As a child I had a running commentary in my head when I was playing. It wasn’t really my own voice It was the voice of Pierre Cangioni. Every time I heard his voice I would run towards the TV as close as I could get for as long as I could. It wasn’t that his words were so important but the tone, the accent the atmosphere was everything…
When you are immersed in the game, you don’t really hear the crowd. You can almost decide for yourself what you want to hear. You are never alone. I can hear someone shift around in their chair. I can hear someone coughing. I can hear someone whisper in the ear of the person next to them. I can imagine that I can hear the ticking of a watch.
Zinedine Zidane (from Zidane: A 21st Century Portrait by Douglas Gordon and Philippe Parreno)
…the collective song and intoxicating sound of the crowd does not just provide an accompaniment to the beautiful action of the players, but is the sublime matrix out of which play emerges, the force field that energises the action…
Simon Critchley (from What we think about when we think about football).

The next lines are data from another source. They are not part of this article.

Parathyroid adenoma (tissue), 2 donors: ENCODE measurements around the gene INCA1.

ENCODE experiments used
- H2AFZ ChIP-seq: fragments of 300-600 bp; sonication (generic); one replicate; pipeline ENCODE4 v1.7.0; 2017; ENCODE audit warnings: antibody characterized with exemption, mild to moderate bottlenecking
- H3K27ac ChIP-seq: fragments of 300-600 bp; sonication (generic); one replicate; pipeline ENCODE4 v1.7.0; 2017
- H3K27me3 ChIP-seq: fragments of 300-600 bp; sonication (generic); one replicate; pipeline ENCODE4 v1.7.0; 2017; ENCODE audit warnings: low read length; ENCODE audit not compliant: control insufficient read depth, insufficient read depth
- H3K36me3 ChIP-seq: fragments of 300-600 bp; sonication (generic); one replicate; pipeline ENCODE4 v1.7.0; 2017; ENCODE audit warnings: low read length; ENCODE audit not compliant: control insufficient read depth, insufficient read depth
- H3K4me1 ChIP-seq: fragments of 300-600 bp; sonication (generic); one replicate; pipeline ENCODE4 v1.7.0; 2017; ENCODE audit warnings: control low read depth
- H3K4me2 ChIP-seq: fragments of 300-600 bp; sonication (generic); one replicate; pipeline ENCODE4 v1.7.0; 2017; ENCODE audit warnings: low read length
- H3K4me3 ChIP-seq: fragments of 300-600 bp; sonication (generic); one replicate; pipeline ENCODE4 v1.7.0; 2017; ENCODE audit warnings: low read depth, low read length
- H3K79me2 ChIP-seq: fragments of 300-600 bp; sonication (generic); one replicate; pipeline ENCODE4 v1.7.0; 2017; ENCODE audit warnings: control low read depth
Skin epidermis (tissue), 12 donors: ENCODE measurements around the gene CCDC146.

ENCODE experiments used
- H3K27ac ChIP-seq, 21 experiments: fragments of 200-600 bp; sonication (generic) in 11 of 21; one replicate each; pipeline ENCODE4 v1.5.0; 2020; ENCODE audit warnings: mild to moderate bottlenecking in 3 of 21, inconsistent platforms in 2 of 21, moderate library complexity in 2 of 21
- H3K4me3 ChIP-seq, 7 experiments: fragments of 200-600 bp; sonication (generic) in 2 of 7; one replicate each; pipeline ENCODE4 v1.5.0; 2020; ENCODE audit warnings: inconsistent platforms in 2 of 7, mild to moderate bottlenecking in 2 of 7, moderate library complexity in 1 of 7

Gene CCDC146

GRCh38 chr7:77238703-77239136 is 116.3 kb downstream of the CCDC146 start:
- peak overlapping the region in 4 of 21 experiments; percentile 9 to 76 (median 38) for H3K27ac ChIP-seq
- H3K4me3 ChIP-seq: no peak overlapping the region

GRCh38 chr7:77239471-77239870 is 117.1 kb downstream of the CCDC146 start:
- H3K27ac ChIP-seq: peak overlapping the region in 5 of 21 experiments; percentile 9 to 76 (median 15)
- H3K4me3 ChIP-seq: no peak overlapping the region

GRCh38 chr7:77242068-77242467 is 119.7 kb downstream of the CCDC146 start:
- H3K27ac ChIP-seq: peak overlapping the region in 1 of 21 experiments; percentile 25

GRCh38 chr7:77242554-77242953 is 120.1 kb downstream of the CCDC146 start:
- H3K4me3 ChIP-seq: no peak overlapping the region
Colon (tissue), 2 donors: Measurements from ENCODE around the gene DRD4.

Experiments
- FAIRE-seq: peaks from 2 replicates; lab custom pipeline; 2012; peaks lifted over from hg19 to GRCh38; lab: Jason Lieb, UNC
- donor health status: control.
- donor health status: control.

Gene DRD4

Get some chalk on your boots! is a project developed by Sound Diaries and led by Paul Whitty from the SARU (Sonic Art Research Unit) in the School of Arts at Oxford Brookes University. The purpose of the project is to investigate the everyday sounding cultures of football. The conference and exhibition will investigate football through an exploration of its sounding cultures. Football is a sonic spectacle; an auditory delight; a sport that thrives on the physical energy of sound. The sounds of football are part of our daily lives: the ephemeral grassroots soundings of parish council pitches; the buzz of late night radio commentary; the roar of the crowd seeping out into the night and spreading like a firm mist across nearby streets; the on-pitch communication of the players – stick it in the mixer!; corner flags whipped into sound-making action by the breeze; the crack as a ball strikes the crossbar; the thud of the football on boot then grass and soil as the goalkeeper sends it long down field; the incessant voice of the popular media; the rattle of the line-marker and the slosh of paint as the pitch is marked out; the clatter of football boots on concrete or the sounds as they are struck together to remove mud; the resonant corridors of the stadium; football talk at the pub – on the bus – in the cafe; the slam of plastic seats as the crowd stand – craning to see a corner; the conflict between the corporate stadium sound system and the oral culture of the ultras; the cries of joy and despair; the referee’s whistle; and the quiet calm – the void – of the stadium after the game, when the crowd has gone.
Cerretoli, Italy (Photo: Paul Whitty)